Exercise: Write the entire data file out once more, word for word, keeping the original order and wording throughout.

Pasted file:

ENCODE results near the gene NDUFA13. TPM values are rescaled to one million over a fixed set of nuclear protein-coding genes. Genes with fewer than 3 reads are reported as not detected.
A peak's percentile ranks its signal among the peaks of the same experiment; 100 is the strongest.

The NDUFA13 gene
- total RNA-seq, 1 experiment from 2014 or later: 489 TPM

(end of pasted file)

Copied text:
ENCODE results near the gene NDUFA13. TPM values are rescaled to one million over a fixed set of nuclear protein-coding genes. Genes with fewer than 3 reads are reported as not detected.
A peak's percentile ranks its signal among the peaks of the same experiment; 100 is the strongest.

The NDUFA13 gene
- total RNA-seq, 1 experiment from 2014 or later: 489 TPM